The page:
Publisher's note: Normally, the cars you read about here at MikeHagertyCars.com are loaned to us by the press fleets of the various manufacturers for several days. Seven is typical. Occasionally, we'll get a longer period of time, and sometimes it'll only be three or four days. Our "30 Minutes With" series features cars we spent half an hour driving during last month's Western Automotive Journalists Media Day in Half Moon Bay, California.
Needless to say, these are quick drives and brief impressions that we hope to be able to flesh out with a full review of the vehicle at some point in the near future.
Media Days is a driving program, with journalists taking cars from the staging area at our host hotel, the Aristocrat, down Highway 1 to Highway 84, onto Stage Road (named for the former stagecoach stop still---but barely---standing on the corner), past the historic (since 1889), socially-aware and only-in-Northern-California funky San Gregorio General Store, through some marvelous twists and turns that lead back to Highway 1 and ultimately back to the hotel.
At the hotel, support teams from Page One Automotive and DriveShop sanitize the vehicles as they return while journalists choose their next vehicle from a total of 20 cars, trucks and SUVs provided by their manufacturers. This goes on for eight hours on day one, minus a 90-minute lunch break, and for three hours on day two.
If that sounds more like kid-in-a-candy-store stuff than just another day in the life of a car writer, you're right. There wasn't a wallflower in the bunch. But there was a line---and a list---to get behind the wheel of the 2022 Lucid Air.
If you have not yet seen a Lucid Air in person, don't feel badly---they're not exactly thick on the ground, even here in California.
The briefest summation is this: BMW expat Peter Rawlinson jumped ship to Tesla. He got the Model S to market in 2012, but left the following year, saying he felt "frustrated" and "limited". There's talk that Rawlinson wanted Tesla to aim for build quality standards that Elon Musk had no interest in.
And so we have Lucid, and its first car, the Air. Rawlinson's timing is good. While we're seeing a rush of automakers (Ford, GM, VW, Hyundai, Kia, Toyota, Subaru) coming to market with EVs that undercut Tesla on pricing, Lucid's opening bet is on a market above Tesla's.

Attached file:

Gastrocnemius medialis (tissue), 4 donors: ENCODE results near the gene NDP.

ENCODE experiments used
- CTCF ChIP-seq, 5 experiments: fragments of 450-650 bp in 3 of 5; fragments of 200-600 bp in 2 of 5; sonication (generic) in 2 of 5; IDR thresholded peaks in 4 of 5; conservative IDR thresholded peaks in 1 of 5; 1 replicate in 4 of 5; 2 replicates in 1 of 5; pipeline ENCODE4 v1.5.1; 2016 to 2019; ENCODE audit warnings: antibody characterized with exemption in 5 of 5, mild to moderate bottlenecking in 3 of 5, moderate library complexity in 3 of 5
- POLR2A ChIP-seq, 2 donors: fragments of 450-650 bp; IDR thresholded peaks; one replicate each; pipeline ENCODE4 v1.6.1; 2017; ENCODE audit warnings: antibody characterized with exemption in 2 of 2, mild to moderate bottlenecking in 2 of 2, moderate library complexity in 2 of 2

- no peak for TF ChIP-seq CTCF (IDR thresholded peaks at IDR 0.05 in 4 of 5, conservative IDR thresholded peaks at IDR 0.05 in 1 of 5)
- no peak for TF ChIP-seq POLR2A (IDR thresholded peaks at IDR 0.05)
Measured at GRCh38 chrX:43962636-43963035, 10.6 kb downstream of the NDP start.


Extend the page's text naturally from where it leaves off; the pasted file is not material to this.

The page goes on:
The 2022 Lucid Air produces up to 1,111 (not a typo---one thousand, one hundred and eleven) horsepower, can hit 60 miles per hour from a standing start in 2.5 seconds, has a top speed of 168 miles an hour, an EPA-estimated range per charge of 520 miles and can regain 300 miles of range via DC fast charging in 20 minutes.
Limo-like rear seat legroom, quality materials, excellent fit and finish---check, check and check.
The Lucid Air is breathtakingly fast, well appointed and marries cutting-edge tech and serious quality standards. If you're thinking it can't be cheap, you're right. The least-expensive Air, the Air Touring, with 620 horsepower, 0-60 in 3.2 seconds and 406 miles of range, starts at $107,400. The Air Grand Touring boosts the horsepower to 1,050, the range to 516 miles and starts at $154,000. And the Dream Edition, which is the model I drove---that's the 1,111 horsepower, 520 miles of range top-of-the-line starting at $169,000.
Of course, it's not just power and range that differentiate the models. There are differences in equipment and trim, as well.
That may sound stratospheric to some, but Lucid's on to something here. A lot of Tesla sales have been conquests from European luxury brands---people who have the money and are willing to spend it. They've gone downmarket to $80,000-ish Teslas, trading luxury for perceived cool. The Lucid Air aims to bring them both. Lucid also has done another very smart thing here. Rather than leading with a low-price model and then introducing faster, more luxurious variants at higher prices, it's delivered the ultimate (for now, at least) in performance this car can deliver. If it sees a business case for it, it would be very easy to come in with a 500-horsepower Air below $100,000. A two-wheel drive version with 400 horsepower could be less still. Any startup faces headwinds---especially in the automotive industry. Lucid has a long way to go in terms of becoming a sure thing and a major player. But they have absolutely delivered on the ability to build a fast, luxurious, long range electric vehicle.